The hotel, spa and resort sector lagged behind other industries in adoption, despite the fact that more than 55 per cent of credit-card fraud occurs in these sectors, according to “The PCI Compliance Process for Lodging Establishments,” by the American Hotel & Lodging Association.

“Every hotel has to self-police this credit-card thing,” Candido says. “The biggest break [for cloud security] was a couple of years ago when six major hotels agreed upon the security encryption needed to allow information to be sent from hotels to a data centre securely. Once those standards were agreed upon, they could go ahead and follow through with cloud applications.”
Standardization was critical given the complexity of information transfer within the industry, he notes. “Guest information has to hit, on average, eight different systems. All of them have to [communicate] while maintaining security. So you can’t go to the cloud without some sort of standardized security token.”

PCI compliance shook a lot of operators into thinking about security, confirms Michael Manuel, GM at Point Pleasant Lodge in Halifax. “It was a big wake-up call for the industry, because it started encouraging operators to think more globally in terms of security,” he says. “The security hardware, software and ongoing maintenance involves a lot of work, because threats come up daily. Using a cloud service increases the ability to manage and prove compliance, because it’s all there.”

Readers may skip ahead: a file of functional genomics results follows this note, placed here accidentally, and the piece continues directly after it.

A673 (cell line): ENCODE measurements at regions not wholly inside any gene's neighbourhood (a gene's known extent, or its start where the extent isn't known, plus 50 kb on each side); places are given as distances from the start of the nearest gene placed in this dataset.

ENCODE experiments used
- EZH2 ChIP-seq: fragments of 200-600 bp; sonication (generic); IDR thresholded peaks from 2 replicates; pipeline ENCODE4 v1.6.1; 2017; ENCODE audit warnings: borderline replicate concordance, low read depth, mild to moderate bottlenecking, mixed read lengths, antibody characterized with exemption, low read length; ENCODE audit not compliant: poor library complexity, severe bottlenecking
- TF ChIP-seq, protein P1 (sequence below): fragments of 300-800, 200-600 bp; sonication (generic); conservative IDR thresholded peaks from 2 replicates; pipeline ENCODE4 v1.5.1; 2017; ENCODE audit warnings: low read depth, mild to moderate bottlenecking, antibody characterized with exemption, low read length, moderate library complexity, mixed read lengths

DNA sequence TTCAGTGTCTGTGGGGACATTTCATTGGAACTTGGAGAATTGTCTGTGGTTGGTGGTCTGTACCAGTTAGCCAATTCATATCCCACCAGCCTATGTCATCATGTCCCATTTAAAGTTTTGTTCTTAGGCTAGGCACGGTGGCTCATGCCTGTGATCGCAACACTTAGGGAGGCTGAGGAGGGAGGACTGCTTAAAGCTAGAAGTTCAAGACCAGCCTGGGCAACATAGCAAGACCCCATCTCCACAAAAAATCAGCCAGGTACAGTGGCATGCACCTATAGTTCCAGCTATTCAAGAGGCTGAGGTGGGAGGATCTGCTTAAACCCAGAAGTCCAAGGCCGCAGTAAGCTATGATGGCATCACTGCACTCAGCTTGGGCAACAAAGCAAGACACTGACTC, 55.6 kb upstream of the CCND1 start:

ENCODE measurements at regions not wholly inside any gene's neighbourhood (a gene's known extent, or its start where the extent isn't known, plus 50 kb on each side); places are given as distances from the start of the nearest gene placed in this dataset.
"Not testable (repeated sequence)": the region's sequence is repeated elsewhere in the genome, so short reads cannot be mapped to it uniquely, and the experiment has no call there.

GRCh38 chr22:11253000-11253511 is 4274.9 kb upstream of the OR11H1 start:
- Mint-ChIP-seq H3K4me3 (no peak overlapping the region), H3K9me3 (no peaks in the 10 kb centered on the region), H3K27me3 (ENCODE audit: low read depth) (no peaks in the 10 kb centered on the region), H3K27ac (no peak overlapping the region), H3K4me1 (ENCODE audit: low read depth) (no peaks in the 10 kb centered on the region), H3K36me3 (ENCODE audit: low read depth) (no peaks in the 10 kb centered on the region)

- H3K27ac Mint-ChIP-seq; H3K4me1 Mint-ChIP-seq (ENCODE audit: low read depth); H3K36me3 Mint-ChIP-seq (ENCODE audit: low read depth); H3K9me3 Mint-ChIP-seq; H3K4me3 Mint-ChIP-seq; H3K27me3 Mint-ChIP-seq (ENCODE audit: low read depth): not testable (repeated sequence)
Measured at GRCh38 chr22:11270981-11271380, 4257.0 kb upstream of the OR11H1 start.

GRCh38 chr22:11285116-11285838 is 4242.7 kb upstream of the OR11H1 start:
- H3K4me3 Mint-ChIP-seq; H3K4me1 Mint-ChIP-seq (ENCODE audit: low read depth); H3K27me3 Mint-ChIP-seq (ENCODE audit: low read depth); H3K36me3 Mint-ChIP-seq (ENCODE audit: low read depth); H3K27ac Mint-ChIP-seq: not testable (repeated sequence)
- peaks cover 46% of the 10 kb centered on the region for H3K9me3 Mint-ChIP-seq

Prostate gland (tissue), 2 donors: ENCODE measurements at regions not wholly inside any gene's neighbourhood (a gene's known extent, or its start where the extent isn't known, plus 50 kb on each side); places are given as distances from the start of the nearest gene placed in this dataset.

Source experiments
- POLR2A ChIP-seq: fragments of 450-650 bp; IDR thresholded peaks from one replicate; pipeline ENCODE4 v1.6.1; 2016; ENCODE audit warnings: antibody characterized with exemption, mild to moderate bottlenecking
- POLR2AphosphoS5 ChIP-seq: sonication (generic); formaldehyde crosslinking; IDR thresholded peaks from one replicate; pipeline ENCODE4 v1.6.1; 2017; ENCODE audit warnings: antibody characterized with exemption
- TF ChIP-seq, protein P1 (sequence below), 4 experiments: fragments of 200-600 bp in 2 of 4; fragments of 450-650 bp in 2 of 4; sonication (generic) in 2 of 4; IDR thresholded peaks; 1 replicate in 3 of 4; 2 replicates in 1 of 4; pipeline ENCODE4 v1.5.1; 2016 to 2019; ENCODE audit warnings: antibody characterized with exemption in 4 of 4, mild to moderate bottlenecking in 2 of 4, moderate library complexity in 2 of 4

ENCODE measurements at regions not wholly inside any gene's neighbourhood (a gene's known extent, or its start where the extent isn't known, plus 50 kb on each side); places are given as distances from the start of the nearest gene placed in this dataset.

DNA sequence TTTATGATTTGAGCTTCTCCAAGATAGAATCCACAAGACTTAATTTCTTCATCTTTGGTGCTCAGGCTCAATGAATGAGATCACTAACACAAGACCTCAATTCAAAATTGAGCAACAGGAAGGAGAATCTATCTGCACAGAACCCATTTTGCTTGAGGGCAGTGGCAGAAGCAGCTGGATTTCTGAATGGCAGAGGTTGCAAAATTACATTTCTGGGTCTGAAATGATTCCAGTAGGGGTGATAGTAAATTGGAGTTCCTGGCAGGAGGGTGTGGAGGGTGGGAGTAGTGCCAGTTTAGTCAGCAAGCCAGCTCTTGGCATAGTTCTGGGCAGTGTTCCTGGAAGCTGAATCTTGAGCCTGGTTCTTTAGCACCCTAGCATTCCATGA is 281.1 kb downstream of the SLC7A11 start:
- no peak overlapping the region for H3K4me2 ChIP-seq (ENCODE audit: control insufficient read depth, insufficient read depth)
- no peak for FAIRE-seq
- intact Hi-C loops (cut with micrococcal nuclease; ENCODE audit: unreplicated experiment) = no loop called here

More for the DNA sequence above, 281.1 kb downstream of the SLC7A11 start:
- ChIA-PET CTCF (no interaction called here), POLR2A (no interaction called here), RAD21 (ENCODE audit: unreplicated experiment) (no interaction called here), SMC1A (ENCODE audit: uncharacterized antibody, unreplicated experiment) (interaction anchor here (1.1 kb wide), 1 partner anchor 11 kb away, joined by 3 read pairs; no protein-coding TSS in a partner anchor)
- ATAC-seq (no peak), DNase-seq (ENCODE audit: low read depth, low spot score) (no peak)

Point Pleasant Lodge initiated a progressive cloud platform evolution in 2005 when it transferred communications and email functions to the cloud. The most recent addition was the Maestro by Markham, Ont.-based Northwind web property-management system.

Security was top of mind when Manuel chose Maestro. “Anyone can put up a shingle on the web and say they’re a cloud host, but they could literally be running a PC in a storage room at their home,” says the GM.

In his years of research, Manuel has come up with a checklist for finding a good cloud host. When vetting, it’s important to investigate PCI compliance, infrastructure, the data-centre location and encryption along with the physical security measures, system redundancy and access. “Also, look at the agreements carefully to ensure you can get your data out should you choose to change providers or if the company dissolves or changes hands,” advises Manuel.

Cisco Canada’s Purtill adds that the level of security demanded by hoteliers is higher than many businesses because some are now connecting to entire cloud ecosystems that may include supply, travel and entertainment partners. “It’s not just rooms and management systems,” says Purtill. “Hotels are now looking at connecting data from multiple devices. The underlying infrastructure and access points needed are huge. But if hotels don’t accept the market change, the biggest danger is that they will be left behind.”

Either way, whether communicating in-house or by the cloud, nothing is perfect. “But, as long as you can stay one step ahead of the hackers, you’re doing well,” says Candido. “Hotels may not have [in-house] resources to dedicate 100 per cent to security, but be as prepared as possible.”